Topsy-turvy weather leaves winemakers in a spin
The conditions for making wine in large parts of France and in England have rarely been as tough as they have been this year.
Mon, Sep 10 2012 at 9:31 AM
Vines need water to grow and produce fruit. A drought causes the vines to stop photosynthesizing. But rain, particularly at the wrong moment, can disrupt the vegetative cycle and open the door to ravaging vine disease. (Photo: AFP)
Record rainfall, cold snaps, hail storms and rampant vine disease: The conditions for making wine in large parts of France and in England have rarely been as tough as they have been this year.
Yet winemakers on both sides of the Channel are defiantly optimistic that 2012 could still turn out to be a vintage to remember for its quality as well as for the financially devastating impact of low yields.
"Some growers don't have a thing, others only have 30 percent of their normal yields," said James Dodson of Vine-Works, a consultancy based in Sussex, southern England.
"We had record amounts of rain in April, May and June. Our flowering happens over Wimbledon weekend (late June), when we had rain and high winds. It was terrible. Then in July, more rain and cool temperatures."
Water is key to viticulture and the wet stuff was at the heart of challenges faced by vintners this year.
Vines need water to grow and produce fruit. A drought causes the vines to stop photosynthesizing. But rain, particularly at the wrong moment, can disrupt the vegetative cycle and open the door to ravaging vine disease.
"Water pretty much governs everything," says Jon Bowen, owner of Domaine Sainte Croix in the Haute Corbieres region of southern France.
While in vastly different climates, both Dodson and Bowen - as well as growers in Champagne and Burgundy have been plagued this year by a condition called millerandage, which occurs when bad weather interrupts and lengthens the vine's flowering period.
That produces grapes of different sizes that ripen at different times, resulting in lower yields.
The English growers, mainly producing bubbly on chalky soil similar to that of the Champagne region, suffered even more acutely due to last year's bout with millerandage.
"Millerandage leads to fewer buds the following year, so we expected lower yields this year. But now we have the same thing again, so it's a compounded problem," said Dodson.
Yields were further reduced by rain in July, which spread downy and powdery mildew.
It was the same story in Champagne with the added complication of powerful hail storms.
"We had frost in April that froze 10 percent of the buds," reported Thibault Le Mailloux of the Champagne wine board.
"Then we had bad weather during flowering, which took place over four weeks rather than a few days and led to millerandage.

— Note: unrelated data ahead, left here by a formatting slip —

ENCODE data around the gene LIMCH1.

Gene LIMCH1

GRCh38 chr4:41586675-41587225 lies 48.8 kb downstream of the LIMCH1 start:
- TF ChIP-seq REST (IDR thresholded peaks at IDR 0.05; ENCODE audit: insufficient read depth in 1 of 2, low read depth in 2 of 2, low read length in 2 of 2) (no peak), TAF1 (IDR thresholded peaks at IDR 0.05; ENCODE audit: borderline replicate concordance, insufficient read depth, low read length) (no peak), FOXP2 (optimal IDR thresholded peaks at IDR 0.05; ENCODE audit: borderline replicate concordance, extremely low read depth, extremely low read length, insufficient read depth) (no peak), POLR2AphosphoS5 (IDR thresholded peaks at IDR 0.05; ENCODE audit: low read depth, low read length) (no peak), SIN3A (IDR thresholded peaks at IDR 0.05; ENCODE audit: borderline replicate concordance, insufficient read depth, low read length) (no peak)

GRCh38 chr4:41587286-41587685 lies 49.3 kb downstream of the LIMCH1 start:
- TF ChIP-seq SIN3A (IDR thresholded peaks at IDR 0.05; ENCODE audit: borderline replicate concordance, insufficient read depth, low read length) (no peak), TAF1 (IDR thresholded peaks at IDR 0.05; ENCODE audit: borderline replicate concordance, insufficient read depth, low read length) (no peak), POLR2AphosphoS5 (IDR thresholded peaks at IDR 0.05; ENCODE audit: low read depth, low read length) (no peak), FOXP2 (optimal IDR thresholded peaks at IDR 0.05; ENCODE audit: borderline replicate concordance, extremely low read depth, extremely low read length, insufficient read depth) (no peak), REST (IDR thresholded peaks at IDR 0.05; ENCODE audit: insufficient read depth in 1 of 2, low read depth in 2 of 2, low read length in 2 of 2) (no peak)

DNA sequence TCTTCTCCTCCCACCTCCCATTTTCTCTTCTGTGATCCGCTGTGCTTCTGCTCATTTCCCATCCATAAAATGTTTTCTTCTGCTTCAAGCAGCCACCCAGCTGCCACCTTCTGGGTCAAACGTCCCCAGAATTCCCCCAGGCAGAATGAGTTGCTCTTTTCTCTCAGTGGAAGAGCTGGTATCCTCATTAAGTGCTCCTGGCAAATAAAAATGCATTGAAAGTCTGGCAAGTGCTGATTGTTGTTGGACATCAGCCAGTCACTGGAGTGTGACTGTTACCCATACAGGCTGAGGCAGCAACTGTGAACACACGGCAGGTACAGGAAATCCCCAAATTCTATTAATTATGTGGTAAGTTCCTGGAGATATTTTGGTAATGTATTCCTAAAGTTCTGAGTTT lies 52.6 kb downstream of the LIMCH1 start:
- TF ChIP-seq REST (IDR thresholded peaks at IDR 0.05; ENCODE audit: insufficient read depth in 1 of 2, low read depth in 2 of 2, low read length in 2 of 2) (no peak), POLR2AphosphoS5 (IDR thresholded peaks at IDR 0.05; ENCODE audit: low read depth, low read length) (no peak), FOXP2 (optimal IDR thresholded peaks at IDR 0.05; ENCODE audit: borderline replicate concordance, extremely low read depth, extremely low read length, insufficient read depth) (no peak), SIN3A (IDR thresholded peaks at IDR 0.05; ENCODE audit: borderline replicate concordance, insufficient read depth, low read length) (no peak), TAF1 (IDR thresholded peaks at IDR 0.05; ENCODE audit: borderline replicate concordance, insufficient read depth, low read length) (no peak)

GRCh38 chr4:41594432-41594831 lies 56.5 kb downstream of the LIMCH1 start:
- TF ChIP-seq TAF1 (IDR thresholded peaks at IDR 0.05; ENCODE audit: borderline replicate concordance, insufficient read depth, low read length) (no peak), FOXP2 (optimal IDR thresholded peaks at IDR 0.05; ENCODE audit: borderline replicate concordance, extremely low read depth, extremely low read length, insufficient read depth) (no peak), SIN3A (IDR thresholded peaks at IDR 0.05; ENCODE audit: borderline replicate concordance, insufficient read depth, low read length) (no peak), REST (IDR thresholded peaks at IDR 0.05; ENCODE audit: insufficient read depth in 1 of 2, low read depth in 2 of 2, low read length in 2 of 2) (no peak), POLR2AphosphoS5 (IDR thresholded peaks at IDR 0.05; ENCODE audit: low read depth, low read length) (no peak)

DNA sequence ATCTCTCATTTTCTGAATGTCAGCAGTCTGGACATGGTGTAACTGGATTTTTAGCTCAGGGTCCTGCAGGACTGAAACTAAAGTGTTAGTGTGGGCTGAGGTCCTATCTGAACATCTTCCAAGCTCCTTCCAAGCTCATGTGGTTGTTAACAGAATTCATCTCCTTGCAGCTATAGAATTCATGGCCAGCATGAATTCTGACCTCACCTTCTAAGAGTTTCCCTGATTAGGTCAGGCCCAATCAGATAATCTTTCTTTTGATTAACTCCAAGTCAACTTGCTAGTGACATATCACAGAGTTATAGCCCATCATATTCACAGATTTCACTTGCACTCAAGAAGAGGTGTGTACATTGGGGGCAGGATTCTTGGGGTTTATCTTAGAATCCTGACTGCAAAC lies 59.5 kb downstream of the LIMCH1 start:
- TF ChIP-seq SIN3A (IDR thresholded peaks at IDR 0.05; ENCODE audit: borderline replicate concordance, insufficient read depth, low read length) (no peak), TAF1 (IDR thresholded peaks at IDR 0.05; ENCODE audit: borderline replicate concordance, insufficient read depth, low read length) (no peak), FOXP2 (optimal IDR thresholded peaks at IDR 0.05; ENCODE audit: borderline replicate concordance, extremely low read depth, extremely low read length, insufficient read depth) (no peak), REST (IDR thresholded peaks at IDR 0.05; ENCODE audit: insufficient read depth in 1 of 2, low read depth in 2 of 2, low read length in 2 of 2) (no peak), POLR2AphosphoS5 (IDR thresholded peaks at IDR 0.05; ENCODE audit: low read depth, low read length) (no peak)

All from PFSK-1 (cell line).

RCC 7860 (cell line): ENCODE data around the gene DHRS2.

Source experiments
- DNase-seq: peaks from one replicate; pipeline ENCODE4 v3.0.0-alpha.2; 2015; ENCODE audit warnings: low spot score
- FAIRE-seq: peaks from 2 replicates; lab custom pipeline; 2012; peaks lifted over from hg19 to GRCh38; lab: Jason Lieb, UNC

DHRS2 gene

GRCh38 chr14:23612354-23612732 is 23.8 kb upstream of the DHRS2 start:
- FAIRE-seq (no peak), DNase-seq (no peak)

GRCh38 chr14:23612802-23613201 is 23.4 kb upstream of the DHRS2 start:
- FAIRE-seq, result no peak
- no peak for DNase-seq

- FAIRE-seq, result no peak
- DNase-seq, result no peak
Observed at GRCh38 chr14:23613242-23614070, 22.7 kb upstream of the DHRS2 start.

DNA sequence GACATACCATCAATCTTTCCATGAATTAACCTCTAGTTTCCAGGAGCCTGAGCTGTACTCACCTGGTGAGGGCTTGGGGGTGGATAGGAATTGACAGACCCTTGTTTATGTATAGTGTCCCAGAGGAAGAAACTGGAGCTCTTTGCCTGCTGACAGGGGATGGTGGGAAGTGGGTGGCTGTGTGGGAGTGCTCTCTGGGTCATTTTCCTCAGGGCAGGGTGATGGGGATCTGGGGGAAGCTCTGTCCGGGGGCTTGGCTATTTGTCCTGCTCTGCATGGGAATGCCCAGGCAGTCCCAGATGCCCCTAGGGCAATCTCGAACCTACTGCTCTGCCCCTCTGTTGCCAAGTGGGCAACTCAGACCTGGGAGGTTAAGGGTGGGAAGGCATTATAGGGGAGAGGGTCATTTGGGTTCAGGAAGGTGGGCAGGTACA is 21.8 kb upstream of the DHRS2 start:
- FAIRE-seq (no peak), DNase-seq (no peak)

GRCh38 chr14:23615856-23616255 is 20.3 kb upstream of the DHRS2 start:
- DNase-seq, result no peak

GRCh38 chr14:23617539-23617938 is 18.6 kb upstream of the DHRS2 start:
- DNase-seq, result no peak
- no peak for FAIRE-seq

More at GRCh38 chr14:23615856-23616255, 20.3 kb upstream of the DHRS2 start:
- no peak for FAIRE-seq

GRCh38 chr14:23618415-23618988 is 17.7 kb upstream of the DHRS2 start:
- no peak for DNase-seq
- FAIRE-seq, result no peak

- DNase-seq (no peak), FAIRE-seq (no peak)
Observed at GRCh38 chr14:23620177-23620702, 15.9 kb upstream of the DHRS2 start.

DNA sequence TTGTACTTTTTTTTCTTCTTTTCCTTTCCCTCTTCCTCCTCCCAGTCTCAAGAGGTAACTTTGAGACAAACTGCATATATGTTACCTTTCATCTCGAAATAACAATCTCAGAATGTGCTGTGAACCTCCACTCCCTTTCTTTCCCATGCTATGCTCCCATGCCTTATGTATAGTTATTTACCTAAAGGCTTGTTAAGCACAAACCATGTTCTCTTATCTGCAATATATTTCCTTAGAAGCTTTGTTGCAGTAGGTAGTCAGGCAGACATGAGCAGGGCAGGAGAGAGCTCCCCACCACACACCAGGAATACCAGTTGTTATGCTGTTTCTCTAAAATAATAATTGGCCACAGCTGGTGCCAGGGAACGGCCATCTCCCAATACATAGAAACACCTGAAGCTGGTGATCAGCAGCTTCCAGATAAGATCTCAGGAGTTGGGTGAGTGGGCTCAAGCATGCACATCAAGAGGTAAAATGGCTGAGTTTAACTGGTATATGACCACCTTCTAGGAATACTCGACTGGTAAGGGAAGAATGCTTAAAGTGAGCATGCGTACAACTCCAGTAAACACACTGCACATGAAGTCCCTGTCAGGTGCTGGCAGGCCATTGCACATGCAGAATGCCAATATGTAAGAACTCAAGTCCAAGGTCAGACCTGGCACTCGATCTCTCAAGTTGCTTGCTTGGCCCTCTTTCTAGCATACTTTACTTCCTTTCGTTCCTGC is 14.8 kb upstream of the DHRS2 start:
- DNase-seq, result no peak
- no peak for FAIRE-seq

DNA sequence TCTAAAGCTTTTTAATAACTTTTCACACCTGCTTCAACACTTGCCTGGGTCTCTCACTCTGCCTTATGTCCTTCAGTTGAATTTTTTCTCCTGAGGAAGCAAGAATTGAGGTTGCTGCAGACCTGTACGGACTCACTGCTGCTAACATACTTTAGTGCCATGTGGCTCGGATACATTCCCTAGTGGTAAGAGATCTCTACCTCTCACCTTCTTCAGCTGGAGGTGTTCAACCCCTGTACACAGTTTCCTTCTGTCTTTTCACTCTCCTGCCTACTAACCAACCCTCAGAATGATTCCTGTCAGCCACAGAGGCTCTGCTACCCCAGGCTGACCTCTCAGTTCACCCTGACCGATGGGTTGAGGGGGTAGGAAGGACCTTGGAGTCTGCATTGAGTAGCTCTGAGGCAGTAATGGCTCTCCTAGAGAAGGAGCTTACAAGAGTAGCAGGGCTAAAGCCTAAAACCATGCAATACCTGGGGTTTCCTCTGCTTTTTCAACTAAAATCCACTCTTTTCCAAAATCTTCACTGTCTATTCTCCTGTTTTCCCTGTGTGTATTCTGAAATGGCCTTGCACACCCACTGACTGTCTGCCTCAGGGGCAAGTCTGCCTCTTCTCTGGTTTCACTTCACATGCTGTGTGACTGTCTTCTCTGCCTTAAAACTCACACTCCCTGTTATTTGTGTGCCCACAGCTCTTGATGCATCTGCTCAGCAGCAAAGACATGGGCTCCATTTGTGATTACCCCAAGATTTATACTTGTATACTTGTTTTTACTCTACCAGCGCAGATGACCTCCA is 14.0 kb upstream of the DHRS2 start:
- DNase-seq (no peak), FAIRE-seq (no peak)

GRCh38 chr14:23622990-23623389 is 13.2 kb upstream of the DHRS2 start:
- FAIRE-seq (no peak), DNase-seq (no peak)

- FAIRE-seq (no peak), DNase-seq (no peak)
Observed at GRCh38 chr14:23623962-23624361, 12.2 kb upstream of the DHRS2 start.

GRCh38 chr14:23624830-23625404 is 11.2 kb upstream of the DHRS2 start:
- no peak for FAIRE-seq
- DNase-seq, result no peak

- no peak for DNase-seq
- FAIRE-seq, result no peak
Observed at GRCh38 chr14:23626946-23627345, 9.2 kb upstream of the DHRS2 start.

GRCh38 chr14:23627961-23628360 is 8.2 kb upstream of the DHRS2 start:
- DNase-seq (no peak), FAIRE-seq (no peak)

"In the spring and early summer, rain brought mildew, hail hit 1,000 hectares [2,500 acres]. Some growers were hit by frost, hail and mildew."
Burgundy was struck by the same triple whammy.
"We have had a succession of problems in the vineyards," said Alain Serveau, the technical director of winegrower-merchant Albert Bichot.
"It's rare to have all of these phenomena together. In 2012, this will certainly be a vintage where you have to be both a good winegrower and a good winemaker."
The unfavourable weather has been particuarly challenging for organic growers, some of whom have seen the viability of their businesses threatened.
But the clouds have been laced with a silver lining.
"A good thing with millerandage is that you have big berries and small berries," explained Dodson.
"The small berries don't have seeds, but they have good concentration and you can get a high quality wine. Last year, we had millerandage and exceptional quality."
With the harvest still to be completed in much of France, downpours when the grapes are plump with sugar could yet spell disaster however.
"We could get storms just before harvest, and then rot," warned Burgundy-based Serveau. "That is always a risk, but today, right now, there is no question mark hanging over the quality. We could produce an interesting vintage this year."
Interesting and expensive, at least for wines at the top of the scale. "We are at one third of our normal yield," added Serveau. "We might not have enough wine to meet demand. Demand from Asia is strong, and this will be the third vintage in a row with low yields. There will certainly be a lack of wine, and some appellations will be very rare."
Copyright 2012 AFP Global Edition
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